• Yanks dropped more bombs in small Laos,( more than half still to explode now!), than all of Europe by all forces in the World War II. Plus Agent Orange, electrocution of people in the water-filled tunnels in Vietnam, peddling drugs, massacres in all countries, list of cruelty and immorality is endless. 

      But that is simply the way the Yanks are. Were and are.People like Hun Sen, buddy of Than Shwe, Thaksin, etc.,  would routinely blackmail the Yanks to use these to agitate and start popular demonstration for those International Criminal Court thingy which is  simply under US/ EU control any way.After all, this Black guy is just a part-actor serving his masters, the multinational corporations. But the Burmese are simply keen for famous people worship with no interest or understanding of what it entails, like a 15 year old in love.The MAIN problem  of the people in Burma in particular as well as all of the South-East Asian populace is LACK of KNOWLEDGE and UNDERSTANDING and overall worldly vision and true understanding of the bankrupt status of the “western” financial system and razor thin ice skating of social eruptions all over Europe and preparedness of the American governmental institutions for civil war in the United States.With the international “Media” co-opted for the international business drumming up for superficial BS that common people admire and hiding the genuinely important facts, there is desperate need for EDUCATION of the majority public in Asia and Burma in particular. Especially, because Burma still is at a stage it could be saved from the brink.Knowledge is the true power.

  5. What is Burma to America? Other than helping, America does not have much to gain. The natural resources had been emptied by communist China, and not much is left. Please be so negative. Burma can gain something by having good relationship with America and the West. What do the West gain from Thailand? Not much. But Thailand gains a lot from the West by having terrific relationship. Containing China is good for us. Because China does not care the destruction of Burma and its natural resources. Hundreds of thousands of Burmese people who live in America know best that America is not a crook like communist China.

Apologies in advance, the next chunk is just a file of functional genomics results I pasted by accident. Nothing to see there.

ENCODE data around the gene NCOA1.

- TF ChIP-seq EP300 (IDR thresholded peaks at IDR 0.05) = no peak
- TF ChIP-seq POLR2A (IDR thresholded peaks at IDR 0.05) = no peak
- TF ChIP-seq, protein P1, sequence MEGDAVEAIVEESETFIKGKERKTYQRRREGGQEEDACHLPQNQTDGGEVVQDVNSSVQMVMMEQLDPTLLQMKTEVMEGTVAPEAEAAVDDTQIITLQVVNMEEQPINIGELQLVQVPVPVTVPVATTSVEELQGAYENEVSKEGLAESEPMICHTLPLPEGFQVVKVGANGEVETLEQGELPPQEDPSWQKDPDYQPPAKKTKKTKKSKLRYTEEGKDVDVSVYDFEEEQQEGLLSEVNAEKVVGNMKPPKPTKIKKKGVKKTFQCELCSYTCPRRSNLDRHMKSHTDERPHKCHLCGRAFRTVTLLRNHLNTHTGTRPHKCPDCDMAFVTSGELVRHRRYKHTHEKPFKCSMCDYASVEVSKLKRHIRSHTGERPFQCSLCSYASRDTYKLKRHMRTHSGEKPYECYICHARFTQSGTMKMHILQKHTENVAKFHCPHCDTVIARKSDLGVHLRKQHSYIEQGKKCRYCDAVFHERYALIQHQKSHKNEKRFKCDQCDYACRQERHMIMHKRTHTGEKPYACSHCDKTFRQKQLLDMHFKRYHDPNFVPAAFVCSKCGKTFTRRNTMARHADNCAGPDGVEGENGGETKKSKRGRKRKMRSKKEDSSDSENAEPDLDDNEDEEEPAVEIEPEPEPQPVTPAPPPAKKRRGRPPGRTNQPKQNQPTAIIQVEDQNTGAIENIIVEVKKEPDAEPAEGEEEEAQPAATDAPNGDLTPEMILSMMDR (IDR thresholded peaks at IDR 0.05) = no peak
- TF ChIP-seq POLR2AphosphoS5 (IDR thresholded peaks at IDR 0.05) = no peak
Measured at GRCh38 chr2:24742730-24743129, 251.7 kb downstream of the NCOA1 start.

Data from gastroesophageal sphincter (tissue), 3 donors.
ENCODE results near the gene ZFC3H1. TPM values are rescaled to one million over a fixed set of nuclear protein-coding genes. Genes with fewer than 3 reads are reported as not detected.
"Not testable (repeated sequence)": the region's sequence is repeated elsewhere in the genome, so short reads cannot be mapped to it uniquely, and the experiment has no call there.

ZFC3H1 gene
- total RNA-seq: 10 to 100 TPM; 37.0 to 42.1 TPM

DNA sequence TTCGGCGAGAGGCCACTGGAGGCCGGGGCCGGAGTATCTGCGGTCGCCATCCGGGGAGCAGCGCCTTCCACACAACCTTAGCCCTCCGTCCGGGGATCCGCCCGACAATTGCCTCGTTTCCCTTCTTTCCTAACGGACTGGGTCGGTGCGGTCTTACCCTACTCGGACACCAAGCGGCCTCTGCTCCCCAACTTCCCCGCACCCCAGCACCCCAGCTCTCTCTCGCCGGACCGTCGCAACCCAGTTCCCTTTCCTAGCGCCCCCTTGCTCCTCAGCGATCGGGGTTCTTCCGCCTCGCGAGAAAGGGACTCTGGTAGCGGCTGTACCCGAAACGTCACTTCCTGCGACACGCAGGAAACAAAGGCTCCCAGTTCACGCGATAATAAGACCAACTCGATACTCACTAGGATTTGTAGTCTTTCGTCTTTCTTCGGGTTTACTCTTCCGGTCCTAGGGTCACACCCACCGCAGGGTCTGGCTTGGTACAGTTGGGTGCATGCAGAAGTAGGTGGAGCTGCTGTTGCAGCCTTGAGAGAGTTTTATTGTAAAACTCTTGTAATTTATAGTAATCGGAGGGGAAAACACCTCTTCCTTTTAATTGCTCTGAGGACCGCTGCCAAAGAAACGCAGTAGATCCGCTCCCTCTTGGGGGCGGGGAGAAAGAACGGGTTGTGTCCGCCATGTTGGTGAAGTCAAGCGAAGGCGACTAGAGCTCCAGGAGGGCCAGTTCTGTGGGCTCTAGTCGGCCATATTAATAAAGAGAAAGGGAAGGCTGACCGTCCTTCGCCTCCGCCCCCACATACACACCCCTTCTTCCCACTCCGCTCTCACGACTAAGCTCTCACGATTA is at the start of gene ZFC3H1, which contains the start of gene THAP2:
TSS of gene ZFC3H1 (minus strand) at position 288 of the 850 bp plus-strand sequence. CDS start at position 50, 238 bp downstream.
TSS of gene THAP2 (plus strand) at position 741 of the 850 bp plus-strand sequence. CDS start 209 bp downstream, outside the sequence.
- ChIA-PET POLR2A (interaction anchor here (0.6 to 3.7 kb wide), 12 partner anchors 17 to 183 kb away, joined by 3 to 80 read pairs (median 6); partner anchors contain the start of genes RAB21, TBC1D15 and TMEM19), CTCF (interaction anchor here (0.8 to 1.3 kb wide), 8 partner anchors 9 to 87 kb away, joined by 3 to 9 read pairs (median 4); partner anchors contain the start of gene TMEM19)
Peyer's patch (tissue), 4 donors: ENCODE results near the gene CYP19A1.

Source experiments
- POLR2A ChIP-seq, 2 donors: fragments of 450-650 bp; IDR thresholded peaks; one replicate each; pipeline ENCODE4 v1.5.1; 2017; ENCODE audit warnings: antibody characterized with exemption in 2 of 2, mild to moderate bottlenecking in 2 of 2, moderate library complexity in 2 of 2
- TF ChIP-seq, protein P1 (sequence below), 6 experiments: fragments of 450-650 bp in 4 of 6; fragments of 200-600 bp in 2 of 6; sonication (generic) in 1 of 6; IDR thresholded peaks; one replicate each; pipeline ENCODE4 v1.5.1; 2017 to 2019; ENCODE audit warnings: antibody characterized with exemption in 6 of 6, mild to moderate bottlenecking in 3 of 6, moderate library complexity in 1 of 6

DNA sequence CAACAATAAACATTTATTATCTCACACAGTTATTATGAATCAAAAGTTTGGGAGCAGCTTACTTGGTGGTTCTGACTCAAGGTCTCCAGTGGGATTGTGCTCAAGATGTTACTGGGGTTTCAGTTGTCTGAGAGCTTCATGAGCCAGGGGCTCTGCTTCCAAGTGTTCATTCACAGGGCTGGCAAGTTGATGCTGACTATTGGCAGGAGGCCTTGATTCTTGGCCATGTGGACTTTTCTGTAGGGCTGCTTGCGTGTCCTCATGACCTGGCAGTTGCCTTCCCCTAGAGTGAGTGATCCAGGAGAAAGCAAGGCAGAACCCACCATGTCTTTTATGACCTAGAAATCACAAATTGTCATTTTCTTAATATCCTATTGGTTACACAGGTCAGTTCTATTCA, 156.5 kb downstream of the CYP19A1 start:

• The Burmese Freedom Fighter

      Hello Tainamkawng, I am glad that you and I are on the same page on this chapter. Please do not pay too much attention to those blamers. For sure, America will be very good friend of Burma. Burma is in
      the curve of its modem history for a positive change toward a tolerated
      democratic system. Only those who will risk going too far can possibly find out
      how far one can go. 

      Destiny of Burma belongs to the people of Burma. We will
      only get what we want, depending on the decision we make from a moment to
      moment. Never doubt that a small group of thoughtful, committed, citizens can
      change the world. Change will not come if we wait for some other person, or if
      we wait for some other time. We are the ones we’ve been waiting for. We are the
      change that we seek. And that is how change happens: One gesture, one person,
      and one moment at a time. The Burmese Freedom Fighter 

Leave a Reply

Your email address will not be published. Required fields are marked *

 characters available. Comments with external links in the body text will be deleted by moderators.